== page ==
Cognitive Remediation Therapies for Older Adults: Implications for Nursing Practice and Research : Journal of Neuroscience Nursing

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Cognitive Remediation Therapies for Older Adults

Implications for Nursing Practice and Research

Vance, David E.; Ball, Karlene K.; Moore, Barbara S.; Benz, Rachel L.

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Journal of Neuroscience Nursing 39(4):p 226-231, August 2007.



Among older adults, 20%-56% report having cognitive problems, and such cognitive complaints frequently correspond to actual neuropsychological impairment. The loss of cognitive abilities can be frustrating and frightening and can have a negative impact on instrumental activities of daily living and quality of life. Cognitive remediation interventions have been shown to be successful in improving mental function in older adults in many situations and may increase the number of everyday activities they are able to carry out. Nurses, given their direct contact with older adult patients, are able to inquire about or observe cognitive loss, make appropriate referrals, and emphasize steps such as cognitive remediation and other interventions that promote successful cognitive aging.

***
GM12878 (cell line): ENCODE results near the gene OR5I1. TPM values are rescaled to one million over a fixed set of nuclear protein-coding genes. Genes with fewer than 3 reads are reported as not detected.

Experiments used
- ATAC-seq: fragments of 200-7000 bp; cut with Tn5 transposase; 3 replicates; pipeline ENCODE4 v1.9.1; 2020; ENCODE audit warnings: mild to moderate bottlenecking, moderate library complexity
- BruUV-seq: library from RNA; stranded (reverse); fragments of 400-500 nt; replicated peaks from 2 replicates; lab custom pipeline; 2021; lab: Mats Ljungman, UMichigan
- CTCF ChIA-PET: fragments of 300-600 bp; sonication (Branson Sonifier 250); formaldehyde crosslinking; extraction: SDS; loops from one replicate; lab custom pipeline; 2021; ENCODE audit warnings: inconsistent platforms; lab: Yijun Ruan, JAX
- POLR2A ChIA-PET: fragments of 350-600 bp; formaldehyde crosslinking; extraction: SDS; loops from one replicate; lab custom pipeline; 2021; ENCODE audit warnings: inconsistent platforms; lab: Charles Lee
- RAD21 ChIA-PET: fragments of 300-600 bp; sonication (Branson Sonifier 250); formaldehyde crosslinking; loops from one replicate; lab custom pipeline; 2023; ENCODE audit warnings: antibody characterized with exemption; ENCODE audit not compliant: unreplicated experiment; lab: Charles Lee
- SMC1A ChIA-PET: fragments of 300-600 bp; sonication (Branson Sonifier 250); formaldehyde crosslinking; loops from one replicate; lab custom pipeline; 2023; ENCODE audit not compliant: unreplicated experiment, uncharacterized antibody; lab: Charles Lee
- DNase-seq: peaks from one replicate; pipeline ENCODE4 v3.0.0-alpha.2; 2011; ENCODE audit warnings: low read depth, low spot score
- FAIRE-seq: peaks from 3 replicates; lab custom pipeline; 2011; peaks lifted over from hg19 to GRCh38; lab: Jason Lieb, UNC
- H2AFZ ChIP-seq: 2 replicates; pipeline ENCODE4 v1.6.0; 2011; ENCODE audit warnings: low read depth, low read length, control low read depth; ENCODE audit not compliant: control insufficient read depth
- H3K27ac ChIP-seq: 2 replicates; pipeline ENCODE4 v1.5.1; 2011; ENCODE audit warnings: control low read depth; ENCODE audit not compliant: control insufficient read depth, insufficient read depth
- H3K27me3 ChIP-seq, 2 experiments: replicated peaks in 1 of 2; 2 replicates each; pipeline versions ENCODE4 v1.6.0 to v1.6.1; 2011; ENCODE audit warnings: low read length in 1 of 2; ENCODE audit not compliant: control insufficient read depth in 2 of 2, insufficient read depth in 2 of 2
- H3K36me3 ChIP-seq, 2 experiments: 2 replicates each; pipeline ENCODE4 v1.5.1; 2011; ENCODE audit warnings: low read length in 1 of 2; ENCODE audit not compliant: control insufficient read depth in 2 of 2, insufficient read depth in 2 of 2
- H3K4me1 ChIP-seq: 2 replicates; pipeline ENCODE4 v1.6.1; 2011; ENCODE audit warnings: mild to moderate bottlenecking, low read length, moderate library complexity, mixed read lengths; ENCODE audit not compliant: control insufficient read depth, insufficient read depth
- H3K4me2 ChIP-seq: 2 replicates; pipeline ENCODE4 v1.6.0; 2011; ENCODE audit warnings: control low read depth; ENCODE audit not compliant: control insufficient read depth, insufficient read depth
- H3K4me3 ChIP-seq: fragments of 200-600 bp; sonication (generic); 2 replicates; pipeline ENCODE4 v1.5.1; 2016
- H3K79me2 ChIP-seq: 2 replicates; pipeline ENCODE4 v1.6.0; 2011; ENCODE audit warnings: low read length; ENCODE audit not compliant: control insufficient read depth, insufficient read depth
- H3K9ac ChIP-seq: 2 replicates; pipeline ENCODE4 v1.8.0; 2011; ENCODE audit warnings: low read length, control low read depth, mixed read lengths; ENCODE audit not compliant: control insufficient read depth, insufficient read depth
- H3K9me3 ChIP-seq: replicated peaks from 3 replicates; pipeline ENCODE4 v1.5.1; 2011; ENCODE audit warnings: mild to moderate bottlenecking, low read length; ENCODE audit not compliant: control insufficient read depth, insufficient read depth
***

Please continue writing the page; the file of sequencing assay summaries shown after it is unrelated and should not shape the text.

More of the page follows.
© 2007 American Association of Neuroscience Nurses

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